This week’s parsha post was written by Yahel Intern, Laurie Hunt. Laurie was a participant on Yahel’s University of Maryland Hillel Insight program last year. She spent 10 days volunteering with the Ethiopian-Israeli community in Rishon LeZion.
In this week’s parsha, Vayeishev, Jacob gives a lavish, technicolored coat to his son, Joseph, who is glorified by his father. Not only is he superior to his brothers in the eyes of their father, but Joseph is also a dream interpreter and has many dreams where his eleven brothers bow down to him. Joseph’s brothers are envious and they go to great
lengths in order to get rid of Joseph; they throw him into a pit and sell him.
Joseph eventually ends up in Egypt after being sold to Potiphar. He quickly builds a name for himself in the palace after interpreting Potiphar’s dreams and becomes a well-esteemed authoritative figure in Egypt. At the end of the parsha, Joseph is thrown in prison after being falsely accused of a particular crime. Despite his unjust sentence, he continues to interpret dreams and help others in prison.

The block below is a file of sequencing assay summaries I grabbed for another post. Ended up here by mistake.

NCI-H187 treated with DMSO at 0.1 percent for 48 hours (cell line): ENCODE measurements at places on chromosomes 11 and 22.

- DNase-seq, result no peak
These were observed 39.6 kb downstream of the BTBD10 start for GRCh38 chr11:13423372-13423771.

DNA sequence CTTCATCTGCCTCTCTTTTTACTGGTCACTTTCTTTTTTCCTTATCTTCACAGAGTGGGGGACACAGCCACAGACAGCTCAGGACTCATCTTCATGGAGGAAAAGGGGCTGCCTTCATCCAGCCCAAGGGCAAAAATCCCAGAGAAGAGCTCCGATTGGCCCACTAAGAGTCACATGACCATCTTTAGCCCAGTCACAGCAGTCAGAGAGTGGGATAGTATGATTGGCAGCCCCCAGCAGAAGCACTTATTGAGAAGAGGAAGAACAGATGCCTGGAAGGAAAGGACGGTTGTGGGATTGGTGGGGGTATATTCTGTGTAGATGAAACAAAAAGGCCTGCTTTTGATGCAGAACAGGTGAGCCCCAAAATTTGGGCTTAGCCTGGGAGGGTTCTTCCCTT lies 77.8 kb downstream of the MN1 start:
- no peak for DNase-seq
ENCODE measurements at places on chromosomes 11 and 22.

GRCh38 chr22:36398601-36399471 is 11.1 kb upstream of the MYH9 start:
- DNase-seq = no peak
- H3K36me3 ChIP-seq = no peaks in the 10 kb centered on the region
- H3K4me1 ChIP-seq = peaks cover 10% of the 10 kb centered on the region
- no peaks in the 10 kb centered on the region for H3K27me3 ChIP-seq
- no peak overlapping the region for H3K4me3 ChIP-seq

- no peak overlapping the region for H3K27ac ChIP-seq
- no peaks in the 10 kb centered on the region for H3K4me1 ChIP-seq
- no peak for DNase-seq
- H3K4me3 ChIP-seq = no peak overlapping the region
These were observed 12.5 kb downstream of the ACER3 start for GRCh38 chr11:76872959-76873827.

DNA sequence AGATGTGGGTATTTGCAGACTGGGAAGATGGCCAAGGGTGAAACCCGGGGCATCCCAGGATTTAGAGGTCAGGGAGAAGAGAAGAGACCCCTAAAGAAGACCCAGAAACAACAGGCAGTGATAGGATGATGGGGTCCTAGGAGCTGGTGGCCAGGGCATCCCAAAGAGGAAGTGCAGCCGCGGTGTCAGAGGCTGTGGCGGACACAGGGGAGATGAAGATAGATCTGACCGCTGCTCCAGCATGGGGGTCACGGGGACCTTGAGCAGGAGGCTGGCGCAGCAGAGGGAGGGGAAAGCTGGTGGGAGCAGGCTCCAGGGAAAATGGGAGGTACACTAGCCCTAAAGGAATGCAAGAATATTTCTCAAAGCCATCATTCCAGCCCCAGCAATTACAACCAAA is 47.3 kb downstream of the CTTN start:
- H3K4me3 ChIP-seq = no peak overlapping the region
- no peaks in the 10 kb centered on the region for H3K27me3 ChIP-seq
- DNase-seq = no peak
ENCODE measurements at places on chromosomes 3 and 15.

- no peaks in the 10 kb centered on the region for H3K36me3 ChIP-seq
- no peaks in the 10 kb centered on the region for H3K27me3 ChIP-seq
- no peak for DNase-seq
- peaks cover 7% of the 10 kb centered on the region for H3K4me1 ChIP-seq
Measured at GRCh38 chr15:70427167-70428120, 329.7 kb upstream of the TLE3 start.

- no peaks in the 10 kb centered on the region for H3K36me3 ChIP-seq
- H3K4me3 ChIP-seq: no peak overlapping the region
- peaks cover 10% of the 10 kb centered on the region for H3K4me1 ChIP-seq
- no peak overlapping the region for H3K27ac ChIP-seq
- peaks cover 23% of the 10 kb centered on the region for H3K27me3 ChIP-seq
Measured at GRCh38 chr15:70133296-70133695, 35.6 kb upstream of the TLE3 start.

Joseph had such incredible qualities, and rather than contributing them to his family and to his environment, he was sold by his brothers. Imagine if he had remained with his family. All that he accomplished in Egypt he could have accomplished in Hebron–where his family lived–and his brothers would have been able to benefit from him.
In life, it is easy for us to look at others and envy all that they have. There always going to be people with more money, more friends, better grades, and so much more. However, attempting to “get rid” of the person we envy–like Joseph’s brothers tried to do–does not contribute to the world in any way. Everyone has something different to bring to the world. We must recognize others’ strengths and use them to improve the world around us.